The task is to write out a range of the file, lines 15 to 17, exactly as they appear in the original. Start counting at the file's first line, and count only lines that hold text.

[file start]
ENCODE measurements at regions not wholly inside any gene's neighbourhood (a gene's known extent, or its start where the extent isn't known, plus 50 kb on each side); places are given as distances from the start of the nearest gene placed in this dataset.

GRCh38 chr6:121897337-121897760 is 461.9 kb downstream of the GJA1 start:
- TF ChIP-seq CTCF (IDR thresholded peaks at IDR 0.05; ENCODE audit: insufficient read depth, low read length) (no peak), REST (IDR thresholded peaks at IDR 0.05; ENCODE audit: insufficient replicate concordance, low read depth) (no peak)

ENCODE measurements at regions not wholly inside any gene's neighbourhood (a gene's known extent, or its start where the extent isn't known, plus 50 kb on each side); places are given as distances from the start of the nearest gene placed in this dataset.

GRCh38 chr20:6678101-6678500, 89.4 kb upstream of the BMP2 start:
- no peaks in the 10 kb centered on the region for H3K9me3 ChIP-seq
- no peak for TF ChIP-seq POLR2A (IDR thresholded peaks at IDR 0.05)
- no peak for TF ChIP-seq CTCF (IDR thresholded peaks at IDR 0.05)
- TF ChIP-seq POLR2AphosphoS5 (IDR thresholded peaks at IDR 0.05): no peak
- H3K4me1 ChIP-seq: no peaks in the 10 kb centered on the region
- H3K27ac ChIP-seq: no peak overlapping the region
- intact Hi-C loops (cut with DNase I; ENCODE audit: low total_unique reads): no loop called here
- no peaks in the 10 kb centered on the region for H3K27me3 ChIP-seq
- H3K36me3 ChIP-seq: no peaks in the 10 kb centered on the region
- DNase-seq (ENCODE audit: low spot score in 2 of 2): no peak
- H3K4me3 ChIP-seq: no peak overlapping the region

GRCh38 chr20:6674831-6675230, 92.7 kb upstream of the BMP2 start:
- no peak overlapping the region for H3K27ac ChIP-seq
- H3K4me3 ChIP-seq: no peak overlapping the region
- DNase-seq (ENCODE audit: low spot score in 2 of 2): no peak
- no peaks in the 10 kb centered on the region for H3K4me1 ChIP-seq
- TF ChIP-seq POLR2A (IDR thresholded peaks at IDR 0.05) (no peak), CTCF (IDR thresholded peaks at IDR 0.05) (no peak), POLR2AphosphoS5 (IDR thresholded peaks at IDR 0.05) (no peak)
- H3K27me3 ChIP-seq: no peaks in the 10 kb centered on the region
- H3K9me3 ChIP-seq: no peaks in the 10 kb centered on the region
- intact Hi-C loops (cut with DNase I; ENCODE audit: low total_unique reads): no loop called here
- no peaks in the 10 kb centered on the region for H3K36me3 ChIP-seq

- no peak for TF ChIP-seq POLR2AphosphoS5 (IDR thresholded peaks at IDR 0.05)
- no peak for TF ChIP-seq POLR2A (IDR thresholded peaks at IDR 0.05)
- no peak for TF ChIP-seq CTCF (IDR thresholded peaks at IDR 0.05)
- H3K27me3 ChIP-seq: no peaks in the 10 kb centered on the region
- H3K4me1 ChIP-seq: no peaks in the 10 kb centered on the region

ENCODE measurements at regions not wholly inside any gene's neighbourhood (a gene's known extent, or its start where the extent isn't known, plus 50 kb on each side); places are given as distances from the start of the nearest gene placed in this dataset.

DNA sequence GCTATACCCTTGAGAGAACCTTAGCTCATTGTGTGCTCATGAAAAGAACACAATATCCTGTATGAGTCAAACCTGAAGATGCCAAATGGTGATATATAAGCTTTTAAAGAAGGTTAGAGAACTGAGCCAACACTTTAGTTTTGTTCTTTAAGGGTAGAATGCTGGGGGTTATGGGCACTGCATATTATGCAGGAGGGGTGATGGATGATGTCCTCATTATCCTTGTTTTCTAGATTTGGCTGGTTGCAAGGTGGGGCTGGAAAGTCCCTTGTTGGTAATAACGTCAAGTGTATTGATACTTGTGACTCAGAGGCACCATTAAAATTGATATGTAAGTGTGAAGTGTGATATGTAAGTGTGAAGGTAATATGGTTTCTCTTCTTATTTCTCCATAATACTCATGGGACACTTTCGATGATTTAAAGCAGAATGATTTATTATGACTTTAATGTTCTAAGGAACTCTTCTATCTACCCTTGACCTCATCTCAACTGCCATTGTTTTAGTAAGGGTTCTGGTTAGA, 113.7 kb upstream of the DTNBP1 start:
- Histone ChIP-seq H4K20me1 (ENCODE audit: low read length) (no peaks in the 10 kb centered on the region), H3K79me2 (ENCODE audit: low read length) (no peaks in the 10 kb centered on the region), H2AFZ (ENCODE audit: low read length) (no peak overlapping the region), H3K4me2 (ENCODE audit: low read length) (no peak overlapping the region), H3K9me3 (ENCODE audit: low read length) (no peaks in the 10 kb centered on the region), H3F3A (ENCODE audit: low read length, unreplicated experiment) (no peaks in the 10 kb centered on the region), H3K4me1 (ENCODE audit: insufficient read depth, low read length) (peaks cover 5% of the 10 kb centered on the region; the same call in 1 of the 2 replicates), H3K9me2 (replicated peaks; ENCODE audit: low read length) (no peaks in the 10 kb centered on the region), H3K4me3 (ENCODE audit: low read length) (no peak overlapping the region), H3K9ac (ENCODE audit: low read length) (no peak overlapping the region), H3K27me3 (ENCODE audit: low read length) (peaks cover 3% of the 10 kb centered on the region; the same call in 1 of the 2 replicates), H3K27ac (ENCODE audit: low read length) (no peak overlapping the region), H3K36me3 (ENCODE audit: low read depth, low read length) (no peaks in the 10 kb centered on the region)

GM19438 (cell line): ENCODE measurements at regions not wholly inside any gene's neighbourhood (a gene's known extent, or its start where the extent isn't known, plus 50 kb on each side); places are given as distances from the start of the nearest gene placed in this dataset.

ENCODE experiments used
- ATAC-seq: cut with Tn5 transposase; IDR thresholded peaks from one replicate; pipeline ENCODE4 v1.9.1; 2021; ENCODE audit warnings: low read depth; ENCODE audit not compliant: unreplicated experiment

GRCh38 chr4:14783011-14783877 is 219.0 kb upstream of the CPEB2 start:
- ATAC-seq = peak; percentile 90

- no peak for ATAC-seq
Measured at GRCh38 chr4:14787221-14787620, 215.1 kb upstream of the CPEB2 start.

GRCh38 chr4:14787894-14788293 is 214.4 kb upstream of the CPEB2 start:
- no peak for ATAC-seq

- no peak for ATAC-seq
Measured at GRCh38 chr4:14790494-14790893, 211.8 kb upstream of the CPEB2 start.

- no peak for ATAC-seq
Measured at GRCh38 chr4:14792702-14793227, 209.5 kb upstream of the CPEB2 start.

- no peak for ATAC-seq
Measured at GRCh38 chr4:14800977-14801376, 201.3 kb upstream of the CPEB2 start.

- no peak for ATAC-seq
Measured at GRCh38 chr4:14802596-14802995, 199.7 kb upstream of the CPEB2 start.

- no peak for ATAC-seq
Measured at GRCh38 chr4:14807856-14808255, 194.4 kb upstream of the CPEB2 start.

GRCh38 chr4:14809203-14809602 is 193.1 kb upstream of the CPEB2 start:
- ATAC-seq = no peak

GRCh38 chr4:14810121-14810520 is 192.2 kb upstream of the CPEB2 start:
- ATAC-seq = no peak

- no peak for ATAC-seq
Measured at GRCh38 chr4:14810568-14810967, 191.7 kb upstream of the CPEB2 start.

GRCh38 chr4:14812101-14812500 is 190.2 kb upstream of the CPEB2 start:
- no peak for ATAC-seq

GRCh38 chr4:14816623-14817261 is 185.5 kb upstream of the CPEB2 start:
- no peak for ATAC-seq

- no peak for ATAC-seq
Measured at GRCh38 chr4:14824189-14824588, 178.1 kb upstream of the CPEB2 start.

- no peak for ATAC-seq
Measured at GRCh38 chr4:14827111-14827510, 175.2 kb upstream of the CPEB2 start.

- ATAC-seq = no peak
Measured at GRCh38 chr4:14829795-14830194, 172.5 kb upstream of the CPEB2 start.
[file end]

- DNase-seq (ENCODE audit: low spot score in 2 of 2): no peak
- H3K4me3 ChIP-seq: no peak overlapping the region

GRCh38 chr20:6674831-6675230, 92.7 kb upstream of the BMP2 start: